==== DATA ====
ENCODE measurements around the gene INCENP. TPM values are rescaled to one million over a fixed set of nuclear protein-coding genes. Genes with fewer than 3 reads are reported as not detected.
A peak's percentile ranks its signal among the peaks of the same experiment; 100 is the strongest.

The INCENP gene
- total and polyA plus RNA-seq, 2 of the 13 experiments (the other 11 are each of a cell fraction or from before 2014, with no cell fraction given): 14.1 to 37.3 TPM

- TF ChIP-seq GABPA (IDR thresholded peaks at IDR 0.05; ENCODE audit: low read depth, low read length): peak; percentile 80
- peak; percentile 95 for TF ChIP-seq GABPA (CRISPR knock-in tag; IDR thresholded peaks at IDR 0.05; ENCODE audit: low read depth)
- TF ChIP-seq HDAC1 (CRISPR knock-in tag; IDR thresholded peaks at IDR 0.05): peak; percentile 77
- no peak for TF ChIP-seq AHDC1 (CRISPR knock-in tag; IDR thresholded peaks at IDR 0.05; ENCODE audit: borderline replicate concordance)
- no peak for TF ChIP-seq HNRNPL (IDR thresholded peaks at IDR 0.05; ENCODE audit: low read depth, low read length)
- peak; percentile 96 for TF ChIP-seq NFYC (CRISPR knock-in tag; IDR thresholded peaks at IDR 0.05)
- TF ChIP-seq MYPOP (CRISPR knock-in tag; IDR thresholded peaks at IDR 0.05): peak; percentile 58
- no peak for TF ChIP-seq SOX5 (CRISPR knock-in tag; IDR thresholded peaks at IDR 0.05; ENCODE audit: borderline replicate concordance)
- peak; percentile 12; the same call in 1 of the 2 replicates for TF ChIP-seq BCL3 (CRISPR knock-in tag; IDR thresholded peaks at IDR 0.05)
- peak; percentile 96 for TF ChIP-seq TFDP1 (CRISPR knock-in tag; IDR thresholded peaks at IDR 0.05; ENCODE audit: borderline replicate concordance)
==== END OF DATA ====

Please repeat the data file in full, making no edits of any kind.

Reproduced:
ENCODE measurements around the gene INCENP. TPM values are rescaled to one million over a fixed set of nuclear protein-coding genes. Genes with fewer than 3 reads are reported as not detected.
A peak's percentile ranks its signal among the peaks of the same experiment; 100 is the strongest.

The INCENP gene
- total and polyA plus RNA-seq, 2 of the 13 experiments (the other 11 are each of a cell fraction or from before 2014, with no cell fraction given): 14.1 to 37.3 TPM

- TF ChIP-seq GABPA (IDR thresholded peaks at IDR 0.05; ENCODE audit: low read depth, low read length): peak; percentile 80
- peak; percentile 95 for TF ChIP-seq GABPA (CRISPR knock-in tag; IDR thresholded peaks at IDR 0.05; ENCODE audit: low read depth)
- TF ChIP-seq HDAC1 (CRISPR knock-in tag; IDR thresholded peaks at IDR 0.05): peak; percentile 77
- no peak for TF ChIP-seq AHDC1 (CRISPR knock-in tag; IDR thresholded peaks at IDR 0.05; ENCODE audit: borderline replicate concordance)
- no peak for TF ChIP-seq HNRNPL (IDR thresholded peaks at IDR 0.05; ENCODE audit: low read depth, low read length)
- peak; percentile 96 for TF ChIP-seq NFYC (CRISPR knock-in tag; IDR thresholded peaks at IDR 0.05)
- TF ChIP-seq MYPOP (CRISPR knock-in tag; IDR thresholded peaks at IDR 0.05): peak; percentile 58
- no peak for TF ChIP-seq SOX5 (CRISPR knock-in tag; IDR thresholded peaks at IDR 0.05; ENCODE audit: borderline replicate concordance)
- peak; percentile 12; the same call in 1 of the 2 replicates for TF ChIP-seq BCL3 (CRISPR knock-in tag; IDR thresholded peaks at IDR 0.05)
- peak; percentile 96 for TF ChIP-seq TFDP1 (CRISPR knock-in tag; IDR thresholded peaks at IDR 0.05; ENCODE audit: borderline replicate concordance)